This week's blog is a guest post by Stephen Fierbaugh:
By Stephen Fierbaugh
As I stood alone in the dark cinder-block guest house where my driver had just dropped me, I was more scared than I had ever been before. I was deep in Africa, and I knew that somewhere not far away there were militants who would kill me without a second thought. A few nights earlier, they showed up at a nearby school dormitory and told the girls to go home, get married and have babies. They had lined up the boys and slit their throats.
I was there to help locals translate the Bible into their own languages. It was the first time some of them had ever read anything in their own language. Our security depended upon the secrecy of the project, yet everyone in the area seemed to know all about us, even the mosque across the road. If only one of these people sold us out, we were all dead.
“Is this worth it?” I asked myself in the darkness. I was at a faith crisis, because a few months earlier, I had discovered that the Bible isn't inerrant. It's one thing to talk about martyrdom in Sunday school. It's another thing to be sweating in Africa worried that you're wasting your life on a lie.
Inerrancy and the Puzzle of Genesis
It started when my small group was studying Genesis. Someone asked, “So which day were plants created?” The first two chapters are two accounts of creation. Chapter one is general creation, while chapter two focuses on the creation of man. Genesis 1 says plants were created on the third day (1:11-13), and man on the sixth day (1:26-31). But Genesis 2 explicitly says that plants weren't created until after man was around to care for them (2:5-7). “Well, it looks like plants in general were created on the third day, but domesticated plants, 'of the field', were not created until after man.” That satisfied him and the discussion moved on.
Do you see what I did there? I superficially examined the passages in question, formed a reasonable hypothesis, and regarded it as a solution without any deep investigation of the text or other evidence to support it. This is a common method of exegesis with difficult passages.
A short while later, I encountered the same passages in my daily Bible study and decided to give them a deeper look. It turns out that my theory doesn't bear out. Chapter 1 clearly refers to all plants. In 2:5, “shrub of the field” actually refers to wild uncultivated plants, while the companion “plant of the field” refers to cultivated grains, so it is all-inclusive of plants in general.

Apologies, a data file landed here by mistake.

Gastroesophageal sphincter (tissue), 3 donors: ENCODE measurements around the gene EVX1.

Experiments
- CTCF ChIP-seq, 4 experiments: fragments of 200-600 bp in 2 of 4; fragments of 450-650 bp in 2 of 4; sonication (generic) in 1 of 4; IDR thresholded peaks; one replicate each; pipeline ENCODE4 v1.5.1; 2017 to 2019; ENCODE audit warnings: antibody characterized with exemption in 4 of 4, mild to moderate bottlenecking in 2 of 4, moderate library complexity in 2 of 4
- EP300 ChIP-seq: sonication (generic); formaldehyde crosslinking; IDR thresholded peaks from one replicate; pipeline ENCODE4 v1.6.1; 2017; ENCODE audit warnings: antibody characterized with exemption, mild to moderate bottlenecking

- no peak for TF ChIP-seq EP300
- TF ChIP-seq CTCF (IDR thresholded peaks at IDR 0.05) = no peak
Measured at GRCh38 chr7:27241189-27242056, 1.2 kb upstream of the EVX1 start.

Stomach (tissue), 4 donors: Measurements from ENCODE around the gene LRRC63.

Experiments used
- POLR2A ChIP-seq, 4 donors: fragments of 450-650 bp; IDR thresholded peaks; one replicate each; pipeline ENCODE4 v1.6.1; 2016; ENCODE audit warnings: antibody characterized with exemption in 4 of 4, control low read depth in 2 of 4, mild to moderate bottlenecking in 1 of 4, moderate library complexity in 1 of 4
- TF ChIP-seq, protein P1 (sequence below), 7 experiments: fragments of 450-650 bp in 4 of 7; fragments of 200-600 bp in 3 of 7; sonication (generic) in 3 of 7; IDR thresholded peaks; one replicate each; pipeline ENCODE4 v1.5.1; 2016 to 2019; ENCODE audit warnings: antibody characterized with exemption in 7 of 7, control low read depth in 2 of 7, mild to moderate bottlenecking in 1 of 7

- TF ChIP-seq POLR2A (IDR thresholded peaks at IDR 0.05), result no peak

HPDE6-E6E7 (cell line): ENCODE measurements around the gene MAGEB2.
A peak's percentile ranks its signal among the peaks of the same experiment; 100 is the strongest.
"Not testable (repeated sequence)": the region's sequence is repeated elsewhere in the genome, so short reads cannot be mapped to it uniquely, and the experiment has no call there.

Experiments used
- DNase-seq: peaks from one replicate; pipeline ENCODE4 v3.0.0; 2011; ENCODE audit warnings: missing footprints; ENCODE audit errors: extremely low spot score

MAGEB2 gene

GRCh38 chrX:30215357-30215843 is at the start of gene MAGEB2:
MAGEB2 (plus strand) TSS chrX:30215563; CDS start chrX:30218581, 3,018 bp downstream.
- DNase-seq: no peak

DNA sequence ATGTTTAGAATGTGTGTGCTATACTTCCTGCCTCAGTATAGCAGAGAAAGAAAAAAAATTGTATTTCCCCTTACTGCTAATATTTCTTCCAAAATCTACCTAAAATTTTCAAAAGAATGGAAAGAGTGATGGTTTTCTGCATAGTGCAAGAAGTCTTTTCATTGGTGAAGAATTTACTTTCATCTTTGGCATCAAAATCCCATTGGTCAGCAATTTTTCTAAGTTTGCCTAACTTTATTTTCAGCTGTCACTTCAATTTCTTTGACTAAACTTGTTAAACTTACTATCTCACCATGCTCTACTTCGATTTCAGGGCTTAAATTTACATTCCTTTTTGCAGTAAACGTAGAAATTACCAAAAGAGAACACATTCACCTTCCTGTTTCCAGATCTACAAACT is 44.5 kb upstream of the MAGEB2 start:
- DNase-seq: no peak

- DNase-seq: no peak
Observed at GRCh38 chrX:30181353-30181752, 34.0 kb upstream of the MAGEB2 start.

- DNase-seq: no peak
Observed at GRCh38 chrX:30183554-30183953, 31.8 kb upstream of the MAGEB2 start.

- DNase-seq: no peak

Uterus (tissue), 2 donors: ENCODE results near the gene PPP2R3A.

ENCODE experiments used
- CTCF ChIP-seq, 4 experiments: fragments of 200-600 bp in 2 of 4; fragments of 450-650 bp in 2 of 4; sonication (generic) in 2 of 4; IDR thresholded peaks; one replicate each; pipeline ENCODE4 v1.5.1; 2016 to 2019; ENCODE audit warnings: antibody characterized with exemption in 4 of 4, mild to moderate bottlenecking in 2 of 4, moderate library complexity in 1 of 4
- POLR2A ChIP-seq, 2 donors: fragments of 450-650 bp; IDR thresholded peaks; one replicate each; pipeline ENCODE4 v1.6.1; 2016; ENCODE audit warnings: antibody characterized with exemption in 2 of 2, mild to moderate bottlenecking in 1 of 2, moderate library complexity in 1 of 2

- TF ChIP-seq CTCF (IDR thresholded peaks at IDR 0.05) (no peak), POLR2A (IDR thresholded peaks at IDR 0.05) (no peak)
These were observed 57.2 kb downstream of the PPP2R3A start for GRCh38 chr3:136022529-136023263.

In fact, after considerable study, I discovered that there isn't an easy explanation for the discrepancy in the timing of plant creation between Genesis 1 and 2. This disturbed me. I had always believed that the Bible was inerrant: absolutely true all the time in all ways. As the Chicago Statement on Biblical Inerrancy
, the conservative doctrinal statement on the topic, explains, the Bible is “of infallible divine authority in all matters upon which it touches.” and “without error or fault in all its teaching, no less in what it states about God's acts in creation, about the events of world history, and about its own literary origins under God, than in its witness to God's saving grace in individual lives.” Article XIV affirms its “internal consistency”.
As a practical matter, this doctrine means that the Bible speaks with absolute authority because it is perfect and trustworthy. We can disagree over whether various passages are literal or figurative, or their meaning, but the text does not contain internal contradictions, nor is it contradicted by external science or archeology. It is the one source of absolute truth that we can depend on.
Extraordinary claims require extraordinary evidence. As the astronauts in 2001: A Space Odyssey discovered about their “perfect” computer, HAL, a claim of perfection is destroyed by a single instance of imperfection. Where there's one mistake, there's likely to be more.
But I've studied the Bible my entire life, and I wasn't prepared to throw it overboard so easily. With deep prayer, I decided to investigate further. I turned to that fount of wisdom, the Internet. It turns out there are plenty of websites eager to provide lists of the contradictions in the Bible. I sat down to study them.
Most of the “contradictions” fall into three general groups. About a third are trivially dispensable. Whatever point they are making isn't coherent enough to understand, or has an explanation so self-evident within the text that it isn't worth further comment.
Another third are paradoxes or have simple explanations. The Bible is full of paradoxes, like grace vs works, or free will vs predestination, but they aren't contradictions. On the contrary, they are one of the many things that makes the Bible stand out among literature, and it hangs together thematically remarkably well because of them, not in spite of them. Likewise, there are plenty of “contradictions” which if taken without any context might appear bad, but really have fairly easy explanations.
Most of the remaining third are more difficult to reconcile. It took study, checking out commentaries or going back to the Greek and Hebrew. But eventually, most of them too turn out to have reasonable explanations. For instance, ancient authors didn't cite texts the way we do, they often arranged items thematically rather than in sequential order, and names are mangled as they are transliterated between languages. An example of this type of contradiction is whether there were one or two angels at the tomb, which varies across Matthew 28:1-2, Mark 16:1-5, Luke 24:1-6, and John 20:10-14. It looks bad until you seriously study it, and then it has reasonable explanations which don't strain credulity.